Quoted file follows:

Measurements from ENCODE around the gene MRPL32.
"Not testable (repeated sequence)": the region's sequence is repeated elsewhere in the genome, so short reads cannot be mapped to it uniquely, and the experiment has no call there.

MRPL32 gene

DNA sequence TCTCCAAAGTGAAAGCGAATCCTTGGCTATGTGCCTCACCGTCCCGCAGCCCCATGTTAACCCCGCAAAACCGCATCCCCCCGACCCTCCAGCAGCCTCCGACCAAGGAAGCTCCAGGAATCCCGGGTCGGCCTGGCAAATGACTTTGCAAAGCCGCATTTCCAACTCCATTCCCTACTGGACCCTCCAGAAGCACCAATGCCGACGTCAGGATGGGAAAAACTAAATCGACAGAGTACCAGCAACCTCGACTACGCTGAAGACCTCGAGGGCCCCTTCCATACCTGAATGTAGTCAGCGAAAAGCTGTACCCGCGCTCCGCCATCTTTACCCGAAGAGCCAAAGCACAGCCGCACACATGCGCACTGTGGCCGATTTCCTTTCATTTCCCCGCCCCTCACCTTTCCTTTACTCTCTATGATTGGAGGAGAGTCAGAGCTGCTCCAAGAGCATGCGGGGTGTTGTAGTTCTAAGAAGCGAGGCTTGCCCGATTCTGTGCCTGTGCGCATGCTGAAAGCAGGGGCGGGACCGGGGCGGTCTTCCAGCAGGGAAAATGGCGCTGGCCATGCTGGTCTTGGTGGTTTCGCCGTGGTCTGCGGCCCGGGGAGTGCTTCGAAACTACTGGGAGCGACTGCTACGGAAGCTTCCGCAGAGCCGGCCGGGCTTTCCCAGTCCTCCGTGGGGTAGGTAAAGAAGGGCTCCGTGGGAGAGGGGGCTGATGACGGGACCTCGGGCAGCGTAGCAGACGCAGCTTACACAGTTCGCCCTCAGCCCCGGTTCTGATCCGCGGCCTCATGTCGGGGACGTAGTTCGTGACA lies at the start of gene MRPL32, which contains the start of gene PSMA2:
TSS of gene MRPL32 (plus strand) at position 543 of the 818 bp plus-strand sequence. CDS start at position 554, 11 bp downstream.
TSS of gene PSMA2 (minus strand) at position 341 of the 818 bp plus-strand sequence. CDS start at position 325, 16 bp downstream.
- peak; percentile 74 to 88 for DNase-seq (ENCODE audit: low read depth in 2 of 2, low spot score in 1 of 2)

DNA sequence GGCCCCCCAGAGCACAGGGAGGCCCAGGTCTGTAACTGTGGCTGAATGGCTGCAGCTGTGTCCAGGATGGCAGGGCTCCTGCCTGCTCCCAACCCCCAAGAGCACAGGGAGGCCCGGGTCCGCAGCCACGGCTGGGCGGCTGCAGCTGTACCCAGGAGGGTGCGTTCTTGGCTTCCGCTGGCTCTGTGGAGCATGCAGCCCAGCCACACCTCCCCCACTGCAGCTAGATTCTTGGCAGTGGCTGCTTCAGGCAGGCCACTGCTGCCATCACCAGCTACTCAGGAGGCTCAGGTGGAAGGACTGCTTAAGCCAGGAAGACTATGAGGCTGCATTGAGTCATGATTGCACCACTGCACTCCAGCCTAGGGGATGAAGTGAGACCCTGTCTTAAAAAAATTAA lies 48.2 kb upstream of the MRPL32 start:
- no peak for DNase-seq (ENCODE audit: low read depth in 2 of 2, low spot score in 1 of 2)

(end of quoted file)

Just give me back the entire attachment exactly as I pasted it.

Measurements from ENCODE around the gene MRPL32.
"Not testable (repeated sequence)": the region's sequence is repeated elsewhere in the genome, so short reads cannot be mapped to it uniquely, and the experiment has no call there.

MRPL32 gene

DNA sequence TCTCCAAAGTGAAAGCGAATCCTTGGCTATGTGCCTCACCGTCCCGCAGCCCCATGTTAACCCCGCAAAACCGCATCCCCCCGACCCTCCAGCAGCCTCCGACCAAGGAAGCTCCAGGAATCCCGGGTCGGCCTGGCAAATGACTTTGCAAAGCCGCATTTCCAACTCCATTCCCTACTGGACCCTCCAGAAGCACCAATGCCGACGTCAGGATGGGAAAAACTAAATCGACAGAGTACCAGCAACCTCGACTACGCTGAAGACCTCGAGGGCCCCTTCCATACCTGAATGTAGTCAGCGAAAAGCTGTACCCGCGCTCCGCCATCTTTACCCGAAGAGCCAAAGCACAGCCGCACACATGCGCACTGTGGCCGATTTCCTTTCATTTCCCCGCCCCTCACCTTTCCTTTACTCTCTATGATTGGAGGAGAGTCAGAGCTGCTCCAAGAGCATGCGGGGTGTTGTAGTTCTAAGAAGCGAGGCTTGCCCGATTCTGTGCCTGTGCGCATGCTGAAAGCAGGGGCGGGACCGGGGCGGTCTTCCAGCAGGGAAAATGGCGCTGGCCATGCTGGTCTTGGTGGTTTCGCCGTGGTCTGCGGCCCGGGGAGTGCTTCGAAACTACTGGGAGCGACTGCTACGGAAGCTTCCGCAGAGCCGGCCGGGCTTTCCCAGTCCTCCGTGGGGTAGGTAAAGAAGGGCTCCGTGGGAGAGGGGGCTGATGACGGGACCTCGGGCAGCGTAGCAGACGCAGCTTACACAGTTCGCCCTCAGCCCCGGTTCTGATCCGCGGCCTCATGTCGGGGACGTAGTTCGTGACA lies at the start of gene MRPL32, which contains the start of gene PSMA2:
TSS of gene MRPL32 (plus strand) at position 543 of the 818 bp plus-strand sequence. CDS start at position 554, 11 bp downstream.
TSS of gene PSMA2 (minus strand) at position 341 of the 818 bp plus-strand sequence. CDS start at position 325, 16 bp downstream.
- peak; percentile 74 to 88 for DNase-seq (ENCODE audit: low read depth in 2 of 2, low spot score in 1 of 2)

DNA sequence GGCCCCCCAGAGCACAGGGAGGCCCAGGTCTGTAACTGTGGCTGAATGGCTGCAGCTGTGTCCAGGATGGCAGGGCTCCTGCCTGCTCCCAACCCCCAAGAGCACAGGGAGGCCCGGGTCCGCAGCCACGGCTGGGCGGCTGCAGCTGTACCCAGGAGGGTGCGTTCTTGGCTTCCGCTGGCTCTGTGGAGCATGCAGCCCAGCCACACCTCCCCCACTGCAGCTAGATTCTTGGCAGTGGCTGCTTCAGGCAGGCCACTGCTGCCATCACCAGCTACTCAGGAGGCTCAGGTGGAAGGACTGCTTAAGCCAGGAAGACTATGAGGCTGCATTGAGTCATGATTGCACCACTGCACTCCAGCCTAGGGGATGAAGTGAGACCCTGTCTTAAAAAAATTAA lies 48.2 kb upstream of the MRPL32 start:
- no peak for DNase-seq (ENCODE audit: low read depth in 2 of 2, low spot score in 1 of 2)